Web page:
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Sensitivity of screening mammography by density and texture: a cohort study from a population-based screening program in Denmark

Publikation: Bidrag til tidsskriftTidsskriftartikelForskningpeer review


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  • My von Euler-Chelpin
  • Martin Lillholm
  • Ilse Vejborg
  • Mads Nielsen
  • Elsebeth Lynge
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BACKGROUND: Screening mammography works better in fatty than in dense breast tissue. Computerized assessment of parenchymal texture is a non-subjective method to obtain a refined description of breast tissue, potentially valuable in addition to breast density scoring for the identification of women in need of supplementary imaging. We studied the sensitivity of screening mammography by a combination of radiologist-assessed Breast Imaging Reporting and Data System (BI-RADS) density score and computer-assessed parenchymal texture marker, mammography texture resemblance (MTR), in a population-based screening program.

METHODS: Breast density was coded according to the fourth edition of the BI-RADS density code, and MTR marker was divided into quartiles from 1 to 4. Screening data were followed up for the identification of screen-detected and interval cancers. We calculated sensitivity and specificity with 95% confidence intervals (CI) by BI-RADS density score, MTR marker, and combination hereof.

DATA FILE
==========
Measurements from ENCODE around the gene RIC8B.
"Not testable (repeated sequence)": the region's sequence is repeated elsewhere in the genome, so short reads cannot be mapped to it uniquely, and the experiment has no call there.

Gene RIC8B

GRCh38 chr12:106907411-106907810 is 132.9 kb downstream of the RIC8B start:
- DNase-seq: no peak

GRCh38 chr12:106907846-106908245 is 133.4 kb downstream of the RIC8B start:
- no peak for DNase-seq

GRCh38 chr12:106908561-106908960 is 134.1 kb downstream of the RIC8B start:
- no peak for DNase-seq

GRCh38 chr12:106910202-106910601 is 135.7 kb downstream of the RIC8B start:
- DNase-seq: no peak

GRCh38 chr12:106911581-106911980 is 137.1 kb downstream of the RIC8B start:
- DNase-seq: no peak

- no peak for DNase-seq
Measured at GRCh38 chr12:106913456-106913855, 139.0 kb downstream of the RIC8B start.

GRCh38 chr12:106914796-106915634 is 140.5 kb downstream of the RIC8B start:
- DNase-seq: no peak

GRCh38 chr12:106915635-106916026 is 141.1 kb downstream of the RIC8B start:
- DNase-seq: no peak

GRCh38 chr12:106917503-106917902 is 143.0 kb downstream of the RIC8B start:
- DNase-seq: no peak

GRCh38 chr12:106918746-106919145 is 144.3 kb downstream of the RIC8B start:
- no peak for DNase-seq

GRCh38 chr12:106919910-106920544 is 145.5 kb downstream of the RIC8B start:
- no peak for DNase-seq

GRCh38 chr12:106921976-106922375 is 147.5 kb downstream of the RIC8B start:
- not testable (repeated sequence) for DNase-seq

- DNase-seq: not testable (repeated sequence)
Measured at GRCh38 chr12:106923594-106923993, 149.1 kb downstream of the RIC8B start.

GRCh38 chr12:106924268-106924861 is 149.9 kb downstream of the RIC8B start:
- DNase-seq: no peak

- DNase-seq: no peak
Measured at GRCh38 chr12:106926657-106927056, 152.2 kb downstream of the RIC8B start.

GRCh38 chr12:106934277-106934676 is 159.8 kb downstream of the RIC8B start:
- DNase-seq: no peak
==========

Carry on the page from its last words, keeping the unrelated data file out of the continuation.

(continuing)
RESULTS: Density and texture were strongly correlated, but the combination led to the identification of subgroups with different sensitivity. Sensitivity was high, about 80%, in women with BI-RADS density score 1 and MTR markers 1 or 2. Sensitivity was low, 67%, in women with BI-RADS density score 2 and MTR marker 4. For women with BI-RADS density scores 3 and 4, the already low sensitivity was further decreased for women with MTR marker 4. Specificity was 97-99% in all subgroups.

CONCLUSION: Our study showed that women with low density constituted a heterogenous group. Classifying women for extra imaging based on density only might be a too crude approach. Screening sensitivity was systematically high in women with fatty and homogenous breast tissue.

TidsskriftBreast Cancer Research
Udgave nummer1
Sider (fra-til)111
StatusUdgivet - 17 okt. 2019

ID: 58435742